Lot’s of good news tonight for Romney and his supporters. First off, Ken Starr (most notably known for the Clinton/Lewinsky case, but a man who is a true legal scholar and current President of Baylor University) has penned an Op-ed entitled “Can I Vote for a Mormon?” While it’s not an endorsement, and doesn’t even mention Romney by name, it is a great historical and constitutional argument why he/we could definitely vote for a Mormon.
I strongly encourage Americans who would ask this question ["Can I vote for a Mormon?] of themselves to consider and weigh thoughtfully our nation’s constitutional traditions. At their best, those are traditions of welcoming religious forbearance.
To support this proposition, I return to the founding of our constitutional republic — boasting as we rightly do the oldest Constitution in the history of the planet. Only 27 amendments have been ratified to that basic document over our 222 years as a representative democracy. In fashioning this remarkably enduring document, the 55 delegates to the Constitutional Convention in Philadelphia made it absolutely clear that no religious test should ever be imposed to hold office. The Founders also made clear that religious dissenters (such as the Quakers) should not be compelled to take an oath if doing so would be a violation of conscience. Building on those twin pillars of tolerance, the Supreme Court at its finest moments has likewise vigorously defended the right of all persons to participate in the democratic process, including holding office, without the burden of religious tests or qualifications.
According to the American political tradition, there are essential questions by which all office seekers are qualified, regardless of their faith journey or history. The first is: Does the candidate subscribe completely to our constitutional structure, including freedom of conscience for persons of all faiths — or no faith? A second question for the thoughtful voter is related to and flows from the first: Will the candidate subscribe, without any “mental hesitation or purpose of evasion,” to the oath to protect and defend America’s Constitution? If the answers to those closely connected questions are yes, then voters should proceed to cast their ballot on the basis of the candidate’s qualifications, platform and policy positions — not the candidate’s membership (or lack thereof) in a particular faith community. …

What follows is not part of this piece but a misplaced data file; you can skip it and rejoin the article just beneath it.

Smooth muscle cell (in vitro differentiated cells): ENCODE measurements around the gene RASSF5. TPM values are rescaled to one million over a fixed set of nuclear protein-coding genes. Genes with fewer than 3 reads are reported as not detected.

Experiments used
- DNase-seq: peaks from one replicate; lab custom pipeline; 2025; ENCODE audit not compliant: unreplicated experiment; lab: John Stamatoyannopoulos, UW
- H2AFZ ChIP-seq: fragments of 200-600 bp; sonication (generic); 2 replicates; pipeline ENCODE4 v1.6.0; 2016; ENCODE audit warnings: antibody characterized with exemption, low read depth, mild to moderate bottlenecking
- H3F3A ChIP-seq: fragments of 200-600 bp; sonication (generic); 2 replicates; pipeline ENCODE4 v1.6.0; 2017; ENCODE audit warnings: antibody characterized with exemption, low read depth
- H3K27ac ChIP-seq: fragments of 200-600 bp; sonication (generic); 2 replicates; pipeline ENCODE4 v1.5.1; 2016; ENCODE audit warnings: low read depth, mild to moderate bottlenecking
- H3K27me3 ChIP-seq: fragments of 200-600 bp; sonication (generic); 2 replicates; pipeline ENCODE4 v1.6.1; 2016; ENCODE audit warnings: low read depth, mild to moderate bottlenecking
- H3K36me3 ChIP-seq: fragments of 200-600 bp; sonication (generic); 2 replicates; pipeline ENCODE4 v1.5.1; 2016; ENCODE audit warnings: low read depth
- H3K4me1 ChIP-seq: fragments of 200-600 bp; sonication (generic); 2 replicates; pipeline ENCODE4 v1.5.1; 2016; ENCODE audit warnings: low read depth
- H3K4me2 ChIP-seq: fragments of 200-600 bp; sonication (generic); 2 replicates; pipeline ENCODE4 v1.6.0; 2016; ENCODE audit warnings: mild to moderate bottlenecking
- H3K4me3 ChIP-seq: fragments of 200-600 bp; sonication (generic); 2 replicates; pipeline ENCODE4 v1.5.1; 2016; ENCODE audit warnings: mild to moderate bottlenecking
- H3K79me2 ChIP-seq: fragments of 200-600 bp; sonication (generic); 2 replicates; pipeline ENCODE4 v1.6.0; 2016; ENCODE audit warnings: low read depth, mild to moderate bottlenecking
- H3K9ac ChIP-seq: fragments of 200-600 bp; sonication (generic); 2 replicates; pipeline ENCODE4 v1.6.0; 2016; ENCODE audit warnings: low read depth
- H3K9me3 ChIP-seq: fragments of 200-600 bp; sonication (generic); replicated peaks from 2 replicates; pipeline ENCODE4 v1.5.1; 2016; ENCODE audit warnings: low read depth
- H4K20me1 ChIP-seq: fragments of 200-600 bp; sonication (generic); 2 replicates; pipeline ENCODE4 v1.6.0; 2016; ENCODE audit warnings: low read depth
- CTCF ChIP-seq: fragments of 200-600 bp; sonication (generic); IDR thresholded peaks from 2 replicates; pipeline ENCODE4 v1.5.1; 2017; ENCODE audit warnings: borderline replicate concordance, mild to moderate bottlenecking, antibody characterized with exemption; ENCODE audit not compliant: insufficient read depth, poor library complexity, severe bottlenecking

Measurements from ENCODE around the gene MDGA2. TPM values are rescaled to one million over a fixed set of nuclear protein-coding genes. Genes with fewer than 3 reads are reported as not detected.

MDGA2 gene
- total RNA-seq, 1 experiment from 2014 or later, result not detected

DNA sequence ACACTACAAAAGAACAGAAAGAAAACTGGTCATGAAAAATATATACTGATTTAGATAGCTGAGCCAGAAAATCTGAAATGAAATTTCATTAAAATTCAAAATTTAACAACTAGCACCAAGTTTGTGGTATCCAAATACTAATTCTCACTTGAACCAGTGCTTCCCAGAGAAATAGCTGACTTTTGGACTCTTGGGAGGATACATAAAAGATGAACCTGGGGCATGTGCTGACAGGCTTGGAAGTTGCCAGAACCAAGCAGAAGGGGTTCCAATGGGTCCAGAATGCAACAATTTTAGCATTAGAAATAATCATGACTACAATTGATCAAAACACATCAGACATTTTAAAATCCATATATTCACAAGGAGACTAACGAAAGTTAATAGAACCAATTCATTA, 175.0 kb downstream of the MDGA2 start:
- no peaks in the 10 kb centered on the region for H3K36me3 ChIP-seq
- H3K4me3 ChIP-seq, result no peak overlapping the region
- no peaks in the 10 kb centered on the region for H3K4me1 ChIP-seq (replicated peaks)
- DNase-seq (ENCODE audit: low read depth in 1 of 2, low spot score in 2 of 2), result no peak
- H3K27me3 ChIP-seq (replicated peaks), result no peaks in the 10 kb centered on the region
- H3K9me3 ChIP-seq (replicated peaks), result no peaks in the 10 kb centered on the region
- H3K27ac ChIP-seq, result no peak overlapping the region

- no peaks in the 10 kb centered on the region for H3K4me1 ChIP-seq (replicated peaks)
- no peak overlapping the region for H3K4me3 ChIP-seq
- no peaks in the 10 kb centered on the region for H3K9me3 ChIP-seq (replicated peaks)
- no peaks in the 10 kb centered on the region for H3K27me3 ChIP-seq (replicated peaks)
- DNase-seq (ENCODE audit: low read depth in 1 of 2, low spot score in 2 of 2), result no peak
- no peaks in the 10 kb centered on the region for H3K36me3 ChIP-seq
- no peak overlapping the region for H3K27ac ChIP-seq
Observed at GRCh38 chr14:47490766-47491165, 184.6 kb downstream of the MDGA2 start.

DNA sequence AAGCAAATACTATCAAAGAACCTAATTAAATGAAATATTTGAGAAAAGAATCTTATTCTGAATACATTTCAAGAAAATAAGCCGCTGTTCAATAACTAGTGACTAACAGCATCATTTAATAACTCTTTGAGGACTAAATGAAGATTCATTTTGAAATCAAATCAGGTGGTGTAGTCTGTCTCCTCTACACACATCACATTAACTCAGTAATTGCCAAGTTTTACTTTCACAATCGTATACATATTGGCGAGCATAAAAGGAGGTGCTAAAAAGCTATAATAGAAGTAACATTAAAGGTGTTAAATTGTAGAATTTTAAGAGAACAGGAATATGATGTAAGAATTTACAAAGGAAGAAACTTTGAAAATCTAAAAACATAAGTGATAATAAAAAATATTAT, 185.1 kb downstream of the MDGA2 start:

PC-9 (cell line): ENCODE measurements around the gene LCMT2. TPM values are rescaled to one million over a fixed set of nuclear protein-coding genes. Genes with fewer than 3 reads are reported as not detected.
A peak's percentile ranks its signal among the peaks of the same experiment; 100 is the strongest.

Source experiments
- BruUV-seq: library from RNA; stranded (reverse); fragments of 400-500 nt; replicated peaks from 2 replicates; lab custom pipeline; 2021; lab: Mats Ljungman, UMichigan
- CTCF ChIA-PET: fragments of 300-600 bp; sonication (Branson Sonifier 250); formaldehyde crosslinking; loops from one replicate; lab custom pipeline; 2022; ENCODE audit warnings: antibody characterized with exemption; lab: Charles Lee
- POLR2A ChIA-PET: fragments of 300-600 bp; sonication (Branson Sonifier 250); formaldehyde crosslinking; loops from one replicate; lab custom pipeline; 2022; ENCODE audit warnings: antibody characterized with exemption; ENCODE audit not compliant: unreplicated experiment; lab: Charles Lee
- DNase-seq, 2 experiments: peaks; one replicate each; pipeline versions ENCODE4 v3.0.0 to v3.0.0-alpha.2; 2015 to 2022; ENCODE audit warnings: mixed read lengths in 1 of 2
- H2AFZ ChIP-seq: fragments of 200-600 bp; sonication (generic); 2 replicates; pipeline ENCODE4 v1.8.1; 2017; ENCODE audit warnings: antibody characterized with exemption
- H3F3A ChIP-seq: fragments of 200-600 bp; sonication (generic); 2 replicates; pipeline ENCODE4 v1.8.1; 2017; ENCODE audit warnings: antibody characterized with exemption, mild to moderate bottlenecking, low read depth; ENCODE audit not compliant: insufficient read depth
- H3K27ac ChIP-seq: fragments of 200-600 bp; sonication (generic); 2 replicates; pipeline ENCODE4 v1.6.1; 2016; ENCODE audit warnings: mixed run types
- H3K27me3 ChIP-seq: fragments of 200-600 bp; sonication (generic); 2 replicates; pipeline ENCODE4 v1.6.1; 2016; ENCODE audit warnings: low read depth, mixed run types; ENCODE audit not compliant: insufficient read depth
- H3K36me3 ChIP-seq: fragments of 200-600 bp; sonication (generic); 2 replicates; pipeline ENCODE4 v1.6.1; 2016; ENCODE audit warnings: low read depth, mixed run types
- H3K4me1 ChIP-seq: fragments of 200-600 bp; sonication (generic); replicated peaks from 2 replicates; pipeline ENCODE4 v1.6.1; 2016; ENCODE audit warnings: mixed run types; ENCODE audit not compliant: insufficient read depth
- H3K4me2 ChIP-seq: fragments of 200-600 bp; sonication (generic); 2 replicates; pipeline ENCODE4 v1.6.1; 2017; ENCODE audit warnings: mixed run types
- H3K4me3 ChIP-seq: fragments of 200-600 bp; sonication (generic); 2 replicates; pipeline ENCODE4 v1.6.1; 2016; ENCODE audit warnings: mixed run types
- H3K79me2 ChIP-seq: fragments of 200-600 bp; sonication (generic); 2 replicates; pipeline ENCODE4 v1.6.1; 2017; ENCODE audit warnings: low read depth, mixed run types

In my own life, I have drawn great strength from my religious practices and, according to the teachings of my faith tradition, I intend to continue to keep in prayer those who are chosen to lead our nation. That said, the litmus for our elected leaders must not be the church they attend but the Constitution they defend. …
America should stand — in an intolerant world characterized all too frequently by religious persecution — as a stirring example of welcoming hospitality for highly qualified men and women of good will seeking the nation’s highest office. Life experience, personal qualities and policy views are the pivotal points to guide Americans as they go to the polls in 2012.
I realize that most American’s already agree with Mr. Starr on this point, but for those that may feel that voting for Romney is an endorsement of Mormonism, the strong case that is presented above may open some hearts and minds to supporting the best choice and best chance to replace President Obama … Mitt Romney!
********And in a relatively raw video clip, BreitbartTV interviewed MSNBC’s Larry O’Donnell at a Bar in New Hampshire where he admits that Romney is the GOP candidate most feared by Obama.
Money quote: ”Romney is the one they don’t want. They know they can beat anybody else. Romney, they think they can beat, but it’s a harder road.” Watching the whole 6 minute video shows this to be a candid and honest exchange, not a liberal plant or talking point (We saw that in the immediate post-debate analysis on ABC last night when Democratic Strategist Donna Brazelle stated to the panel and audience that they want to run against Romney because he’s the weakest candidate … she was met with laughs and jeers from the rest of the panel and the audience for that obvious lie)
Some other interesting tidbits from the video: O’Donnell’s perplexed by Newt’s attack on Romney’s career at Bain saying it should have no effect in a GOP primary, but that those attacks may have some effect with some voters in a general election. He also doesn’t think the GOP VP choice will matter much, though the interviewer mentioned my favorite choice, Marco Rubio, being able to take Florida off the map for Obama.